She was released on parole on Sept. 21 after receiving credit for completing “approved rehabilitative or educational programs,” a spokesman for the California Department of Corrections and Rehabilitation told the Merced Sun-Star on Saturday.

Westlake Legal Group obdulia-sanchez California woman, 19, who livestreamed DUI crash that killed sister is released on parole after 26 months Stephen Sorace fox-news/us/us-regions/west/california fox-news/us/crime fox news fnc/us fnc dec0ba2f-2b9e-52bb-ae56-5b8acebda1b1 article

Sanchez was released Sept. 21 after serving 26 months in prison. She was sentenced to serve six years and four months in February 2018. (AP Photo/Scott Smith, File)

PENNSYLVANIA WOMAN ARRESTED FOR DRUNK DRIVING AFTER GOING TO PICK UP BOYFRIEND ARRESTED ON DUI CHARGE

Sanchez, who was 18 at the time of the July 2017 crash, had been livestreaming herself on Instagram as she drove drunk.

The video showed her taking her hands off the steering wheel, prosecutors said.

FLORIDA MAN LEADS COPS ON LOW-SPEED CHASE, GETS 5TH DUI: POLICE

Sanchez veered onto the shoulder of a road in Los Banos, about 100 miles south of San Francisco. Investigators said she overcorrected, causing the vehicle to swerve and overturn. Her 14-year-old sister, Jacqueline, was ejected and killed.

She also livestreamed her sister’s dead body, asking her to wake up, the paper reported. She then said she killed her sister and was “going to jail.”

CLICK HERE TO GET THE FOX NEWS APP

Sanchez’s blood-alcohol level measured 0.106 nearly two hours after the crash, the Sun-Star reported, citing court records.

Sanchez was approved for the state’s Custody to Community Transitional Reentry Program, which has allowed serious or violent offenders to serve their sentences in the community while undergoing provided rehabilitative services, the spokesman told the paper.

The Associated Press contributed to this report.

Westlake Legal Group 694940094001_5730056019001_5730056848001-vs California woman, 19, who livestreamed DUI crash that killed sister is released on parole after 26 months Stephen Sorace fox-news/us/us-regions/west/california fox-news/us/crime fox news fnc/us fnc dec0ba2f-2b9e-52bb-ae56-5b8acebda1b1 article   Westlake Legal Group 694940094001_5730056019001_5730056848001-vs California woman, 19, who livestreamed DUI crash that killed sister is released on parole after 26 months Stephen Sorace fox-news/us/us-regions/west/california fox-news/us/crime fox news fnc/us fnc dec0ba2f-2b9e-52bb-ae56-5b8acebda1b1 article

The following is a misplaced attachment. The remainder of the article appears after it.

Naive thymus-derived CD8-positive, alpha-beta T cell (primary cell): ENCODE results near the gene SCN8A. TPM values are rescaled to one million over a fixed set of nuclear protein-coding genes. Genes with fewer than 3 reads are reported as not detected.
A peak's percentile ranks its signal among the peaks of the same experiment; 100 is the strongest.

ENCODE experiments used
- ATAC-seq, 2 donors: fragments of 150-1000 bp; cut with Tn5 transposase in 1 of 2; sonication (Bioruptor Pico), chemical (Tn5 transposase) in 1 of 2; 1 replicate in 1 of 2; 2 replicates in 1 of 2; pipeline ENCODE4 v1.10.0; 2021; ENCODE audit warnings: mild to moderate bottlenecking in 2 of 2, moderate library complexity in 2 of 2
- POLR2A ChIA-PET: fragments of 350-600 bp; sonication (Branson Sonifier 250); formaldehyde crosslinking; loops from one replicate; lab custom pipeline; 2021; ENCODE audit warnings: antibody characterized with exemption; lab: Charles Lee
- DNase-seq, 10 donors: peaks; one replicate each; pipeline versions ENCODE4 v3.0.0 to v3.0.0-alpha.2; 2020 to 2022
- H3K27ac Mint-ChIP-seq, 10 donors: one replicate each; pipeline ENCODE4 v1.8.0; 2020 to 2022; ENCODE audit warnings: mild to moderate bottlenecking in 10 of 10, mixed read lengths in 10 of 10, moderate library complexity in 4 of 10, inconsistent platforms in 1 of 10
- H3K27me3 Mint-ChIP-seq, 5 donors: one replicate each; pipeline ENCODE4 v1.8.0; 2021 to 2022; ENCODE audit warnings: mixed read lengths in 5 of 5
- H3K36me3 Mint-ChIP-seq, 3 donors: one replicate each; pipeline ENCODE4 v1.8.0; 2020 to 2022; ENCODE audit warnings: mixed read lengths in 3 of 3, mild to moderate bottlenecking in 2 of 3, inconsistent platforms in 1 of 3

Real Estate, and Personal Injury Lawyers. Contact us at: https://westlakelegal.com 

Gregg Jarrett: Ukraine is just the latest ploy in ‘witch hunt’ to drive Trump from White House

Westlake Legal Group jarrett Gregg Jarrett: Ukraine is just the latest ploy in 'witch hunt' to drive Trump from White House Gregg Jarrett fox-news/politics/justice-department fox-news/politics/executive/white-house fox-news/politics fox-news/person/donald-trump fox-news/opinion fox-news/news-events/russia-investigation fox news fnc/opinion fnc f3b92477-c789-51fc-94b8-85284d54ad3b article

It is ludicrous to argue that President Trump’s telephone conversation with Ukraine President Volodymyr Zelensky was an impeachable offense

Trump had every right to ask Ukraine to cooperate or assist in an official Department of Justice investigation into the origins of the Russia “collusion” hoax. His request was pursuant to an official probe being conducted by U.S. Attorney John Durham and initiated by Attorney General William Barr. In fact, Ukraine is required to comply under a binding treaty with the U.S.